Out of the first 1,000 Mets to appear in a Mets uniform, Johnson was one of the most common surnames, while Uribe had never been seen on the back of a Mets jersey.  In fact, when Kelly Johnson makes his Mets debut, he will be the eighth Johnson to play for the Mets (this doesn't include all-time club leader in managerial wins and division titles, Davey Johnson).  Kelly Johnson will join Bob W. (1967), Bob D. (1969), Howard (1985-93), Lance (1996-97), Mark (2000-02), Ben (2007) and Rob (2012) in the fellowship of the Johnson ring.  The surname Johnson will also tie Jones as the most common last name in club history.  For all you kids out there who like to keep up with the Joneses, those players' first names were Sherman (1962), Cleon (1963, 1965-75), Randy (1981-82), Ross (1984), Barry (1992), Bobby J. (1993-2000), Chris (1995-96) and Bobby M. (2000, 2002).

Newton's Third Law of Motion states that "for every action, there is an equal and opposite reaction."  The same can be said for the two newest Mets.  For every Johnson that has donned a Mets uniform, there have been no Uribes.  In fact, Juan Uribe will become just the third Met to have his last name begin with the letter "U", joining Del Unser (1975-76) and Lino Urdenata (2007).  When Uribe plays his third game for the Mets, he will pass Urdenata into second place for games played by a "U" player, as Lino appeared in only two games as a reliever and amassed a grand total of one inning pitched for the 2007 Mets.  How uncommon has it been for a Met to have his last name begin with the letter "U"?  Let's just say there have been as many Mets players to have surnames beginning with a lower case "d" (Matt den Dekker, Travis d'Arnaud, Jacob deGrom) as there have been upper case "U" guys.

Even in this era of free agency, it's rare to have a player suit up for every team in the same division.  Octavio Dotel, who began his career as a Met in 1999 and played for a major league record 13 teams, couldn't manage this feat.  Neither could Mike Morgan, Ron Villone or Matt Stairs, despite the fact that each player played for a dozen different franchises.  But not only has Kelly Johnson accomplished this rare achievement, he played for all five teams within a division in a span of less than two years.

The Arizona Diamondbacks traded Johnson to the Toronto Blue Jays on August 23, 2011.  He then signed as a free agent with the Tampa Bay Rays on February 5, 2013.  Ten months later, he signed a free-agent contract with the New York Yankees, who then traded him to the Boston Red Sox on July 31, 2014.  Thirty days later, on August 30, 2014, he was dealt to the Baltimore Orioles.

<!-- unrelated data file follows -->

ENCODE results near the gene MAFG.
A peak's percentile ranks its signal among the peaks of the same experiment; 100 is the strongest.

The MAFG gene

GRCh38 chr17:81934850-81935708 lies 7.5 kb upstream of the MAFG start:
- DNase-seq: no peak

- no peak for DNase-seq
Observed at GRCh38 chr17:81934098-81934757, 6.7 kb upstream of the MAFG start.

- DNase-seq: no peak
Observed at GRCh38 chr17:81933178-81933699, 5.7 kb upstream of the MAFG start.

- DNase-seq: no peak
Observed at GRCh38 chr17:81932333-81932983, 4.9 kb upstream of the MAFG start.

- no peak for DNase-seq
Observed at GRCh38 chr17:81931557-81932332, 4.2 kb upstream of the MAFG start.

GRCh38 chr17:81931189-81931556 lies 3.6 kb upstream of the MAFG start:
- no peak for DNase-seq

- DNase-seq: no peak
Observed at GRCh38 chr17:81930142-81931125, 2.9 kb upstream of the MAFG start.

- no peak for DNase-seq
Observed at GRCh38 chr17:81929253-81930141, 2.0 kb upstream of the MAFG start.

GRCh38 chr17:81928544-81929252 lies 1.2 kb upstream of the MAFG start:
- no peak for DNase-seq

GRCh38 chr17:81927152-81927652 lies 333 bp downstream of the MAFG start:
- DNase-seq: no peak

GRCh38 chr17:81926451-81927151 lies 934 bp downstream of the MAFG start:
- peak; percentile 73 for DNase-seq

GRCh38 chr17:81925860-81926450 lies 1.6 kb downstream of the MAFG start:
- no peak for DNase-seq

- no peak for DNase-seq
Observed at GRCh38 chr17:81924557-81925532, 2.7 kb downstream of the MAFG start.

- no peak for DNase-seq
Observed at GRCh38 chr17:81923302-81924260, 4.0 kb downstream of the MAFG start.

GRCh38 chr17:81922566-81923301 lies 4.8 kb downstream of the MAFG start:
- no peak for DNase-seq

So let's review the stops made on Le Tour de Johnson.  On Closing Day 2012, he was a member of the Blue Jays.  He then played the entire 2013 season with the Rays, followed by a three-team pit stop in 2014, splitting time between the Yankees, Red Sox and Orioles.  That's all five American League East teams in exactly 23 months (his last game with Toronto was on October 2, 2012 and his first game with Baltimore was on September 2, 2014).  Perhaps his familiarity with the A.L. East is one of the reasons the Mets acquired him, as the team plays the Rays, Orioles and Red Sox in August and square off against the Yankees in September.  Johnson can exact a modicum of revenge against the A.L. East squads that spurned him.

Speaking of reasons why the Mets acquired these two players, Juan Uribe has always been a good major league hitter, smacking 20+ homers in four separate seasons.  (By comparison, only six players in Mets history have produced four or more 20-HR campaigns while in a Mets uniform - Darryl Strawberry, Mike Piazza, David Wright, one of the eight Johnsons [Howard], Dave Kingman and Kevin McReynolds.)  But in addition to his prowess in power, Uribe has always handled N.L. East pitching extremely well.

Uribe has started 155 games in his career against the four teams he will now face the most (Atlanta, Miami, Philadelphia, Washington).  That's just about a full season's worth of games.  Against those four teams, Uribe has a .279 batting average and a .439 slugging percentage, which is higher than the lifetime .255/.419 numbers he has put up against all the other teams he's faced.  He's also produced 62 extra-base hits in 606 at-bats against the four teams - an average of one extra-base hit every 9.77 at-bats.  He averages an extra-base hit every 11.0 at-bats against every other team.  It should be noted that beginning next Friday, 35 of the Mets' last 60 games are against N.L. East teams.

Kelly Johnson and Juan Uribe have been brought aboard to fill a few holes in the offense, which has been downright offensive at times.  Anyone can spit out numbers (kinda like I just did in that last paragraph), but who's going to tell you about the abundance of Johnsons and the dearth of Uribes in Mets lore?  How are you going to compete against Gary Cohen and Howie Rose in next year's edition of "Beat The Booth" if you don't know about the Tour de Johnson?  And before you say that Uribe's an old fart who will only be competitive in a hot dog eating contest against Bartolo Colon, not only is Uribe a slayer of cured meats, but he's also a slayer of the N.L. East, having terrorized pitchers in the division for the equivalent of a full season.